Heather Braid

O. vulgaris
Supporter
Joined
Feb 18, 2007
Messages
76
#8
I can't help you with the specific countries that you want to ship to and from, but I've sent tissue samples of squid (formalin fixed, ethanol preserved) to Canada from New Zealand, and I’ve also carried samples on a plane with me. There are two different things you need to look into - you may need documents that will let the sample leave the country you're in, and you will need to talk to customs in the country that you want the sample to enter. I think the cheapest, easiest thing to do is to take the squid out of the preservative, keep it moist with wet (with water) paper towel, and tripple bag it in ziplock bags. This way you can carry it onto the plane, so you don't need to pay for shipping, or ship it without needing a special courier for dangerous goods. When I was shipping my samples I called New Zealand Biosecurity, and I also got all the required documents for Canada customs by asking people at the Biodiversity Institute of Ontario (since they get samples shipped to them from places all over).
 

Tentacle Toast

GPO
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Oct 8, 2012
Messages
171
#9
I don't know about the specimen itself, but glycerine is (I believe) classified as a hazardous material, & as such, most likely won't be allowed on the plain with you. I'd be wary of opening the container & putting it in a bag with wet paper towels too, especially if there's any chance that it's not glycerine, but some other toxic chemical. If it was prepared in China especially, I'd be cautious about exposing myself to its contents. Shipping is probably the safest way to go, but it's most likely not going to be a cheap undertaking. I had to order cesium from the UK once several years back, & it required at least one certificate from US customs to import, one from the UK to export, then once here ANY hazmat requires a special box & metal container peDOT regulation for transport. & that's just for the preservative, I'd recommend doing your homework about the animal itself. You had mentioned it was from an artist; have you checked any scientific supply houses for a reasonable facsimile? Your whole effort may be impeded if this unit is put together for show in some "artsy" vase, & not a container 'built to spec' for housing such a sample. Good luck to you, I hope you can get what you want affordably.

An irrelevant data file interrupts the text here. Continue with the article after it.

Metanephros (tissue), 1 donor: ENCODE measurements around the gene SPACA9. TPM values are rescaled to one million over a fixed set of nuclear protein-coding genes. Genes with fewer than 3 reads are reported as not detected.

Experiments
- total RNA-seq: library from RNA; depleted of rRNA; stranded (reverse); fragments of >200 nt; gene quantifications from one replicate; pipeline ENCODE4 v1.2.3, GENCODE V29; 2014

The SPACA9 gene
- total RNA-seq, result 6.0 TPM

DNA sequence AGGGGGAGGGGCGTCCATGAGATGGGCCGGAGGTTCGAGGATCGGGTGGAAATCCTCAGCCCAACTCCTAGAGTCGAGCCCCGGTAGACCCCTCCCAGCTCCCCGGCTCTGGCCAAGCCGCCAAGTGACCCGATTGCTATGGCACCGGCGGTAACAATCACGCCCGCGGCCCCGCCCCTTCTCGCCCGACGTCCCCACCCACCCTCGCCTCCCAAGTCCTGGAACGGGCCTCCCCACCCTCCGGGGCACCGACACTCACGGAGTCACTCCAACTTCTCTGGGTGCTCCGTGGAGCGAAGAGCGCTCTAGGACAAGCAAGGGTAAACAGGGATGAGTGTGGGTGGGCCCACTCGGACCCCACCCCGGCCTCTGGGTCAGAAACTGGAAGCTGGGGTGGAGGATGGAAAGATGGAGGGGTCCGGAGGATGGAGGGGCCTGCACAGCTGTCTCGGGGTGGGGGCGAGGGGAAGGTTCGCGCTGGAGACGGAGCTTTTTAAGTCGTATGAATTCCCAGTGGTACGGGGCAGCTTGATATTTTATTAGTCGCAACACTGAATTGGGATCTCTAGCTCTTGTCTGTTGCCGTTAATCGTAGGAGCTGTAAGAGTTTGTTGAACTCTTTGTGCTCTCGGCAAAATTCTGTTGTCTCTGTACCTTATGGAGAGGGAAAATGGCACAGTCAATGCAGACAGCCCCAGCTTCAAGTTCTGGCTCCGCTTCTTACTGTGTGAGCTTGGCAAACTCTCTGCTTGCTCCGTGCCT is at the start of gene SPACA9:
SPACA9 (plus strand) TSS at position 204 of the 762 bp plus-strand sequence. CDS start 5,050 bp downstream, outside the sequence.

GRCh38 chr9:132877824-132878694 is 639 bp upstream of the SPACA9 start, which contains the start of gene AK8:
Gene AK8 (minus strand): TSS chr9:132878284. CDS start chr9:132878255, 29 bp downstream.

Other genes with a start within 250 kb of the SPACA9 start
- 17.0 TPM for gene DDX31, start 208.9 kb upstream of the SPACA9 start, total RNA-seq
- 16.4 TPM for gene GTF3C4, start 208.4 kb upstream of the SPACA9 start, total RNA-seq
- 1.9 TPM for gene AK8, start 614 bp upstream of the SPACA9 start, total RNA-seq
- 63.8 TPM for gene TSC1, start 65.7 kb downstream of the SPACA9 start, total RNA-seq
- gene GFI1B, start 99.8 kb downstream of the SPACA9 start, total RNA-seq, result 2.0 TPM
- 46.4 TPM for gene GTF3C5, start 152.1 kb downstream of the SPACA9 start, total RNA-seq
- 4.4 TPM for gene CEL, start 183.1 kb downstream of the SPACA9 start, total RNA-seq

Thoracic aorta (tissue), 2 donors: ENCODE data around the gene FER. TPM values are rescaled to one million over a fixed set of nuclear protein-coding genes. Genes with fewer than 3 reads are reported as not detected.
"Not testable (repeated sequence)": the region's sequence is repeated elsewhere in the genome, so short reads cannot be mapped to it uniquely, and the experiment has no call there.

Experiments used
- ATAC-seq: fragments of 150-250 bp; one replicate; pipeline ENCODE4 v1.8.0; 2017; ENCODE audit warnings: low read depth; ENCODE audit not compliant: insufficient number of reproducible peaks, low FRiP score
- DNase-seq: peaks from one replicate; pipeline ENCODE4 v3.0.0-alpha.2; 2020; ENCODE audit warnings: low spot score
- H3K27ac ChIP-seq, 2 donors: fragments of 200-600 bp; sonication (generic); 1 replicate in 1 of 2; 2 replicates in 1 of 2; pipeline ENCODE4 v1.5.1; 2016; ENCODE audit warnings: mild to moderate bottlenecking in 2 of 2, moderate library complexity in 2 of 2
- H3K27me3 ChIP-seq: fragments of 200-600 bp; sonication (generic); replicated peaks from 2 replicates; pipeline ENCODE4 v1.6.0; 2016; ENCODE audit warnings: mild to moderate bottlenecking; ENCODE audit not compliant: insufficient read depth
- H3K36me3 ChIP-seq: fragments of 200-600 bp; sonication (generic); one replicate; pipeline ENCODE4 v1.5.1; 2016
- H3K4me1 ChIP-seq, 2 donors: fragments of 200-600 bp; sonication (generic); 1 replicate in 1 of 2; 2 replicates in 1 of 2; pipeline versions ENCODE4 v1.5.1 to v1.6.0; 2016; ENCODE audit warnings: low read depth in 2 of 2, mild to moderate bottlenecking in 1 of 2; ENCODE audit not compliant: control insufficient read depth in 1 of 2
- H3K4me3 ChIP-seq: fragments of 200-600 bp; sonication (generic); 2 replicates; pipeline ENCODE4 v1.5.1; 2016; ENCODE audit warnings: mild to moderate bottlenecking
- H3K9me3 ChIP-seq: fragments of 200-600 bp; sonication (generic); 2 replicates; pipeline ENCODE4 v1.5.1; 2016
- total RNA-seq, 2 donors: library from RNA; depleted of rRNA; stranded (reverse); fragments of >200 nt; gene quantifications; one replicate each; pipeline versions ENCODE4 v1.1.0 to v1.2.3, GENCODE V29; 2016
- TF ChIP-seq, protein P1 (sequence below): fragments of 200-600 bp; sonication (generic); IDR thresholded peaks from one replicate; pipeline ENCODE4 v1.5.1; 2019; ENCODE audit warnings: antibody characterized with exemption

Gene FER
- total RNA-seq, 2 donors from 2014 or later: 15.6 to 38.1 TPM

DWhatley

Cthulhu
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#10
TT you bring up an interesting part of the original post that I had not thought about. Very often "art" or "artisan" work is excepted from many of the rules (as a known for instance, I can legally buy an ash tray made by artisans in Cuba). This may not apply because of the preservative but might be worth looking into.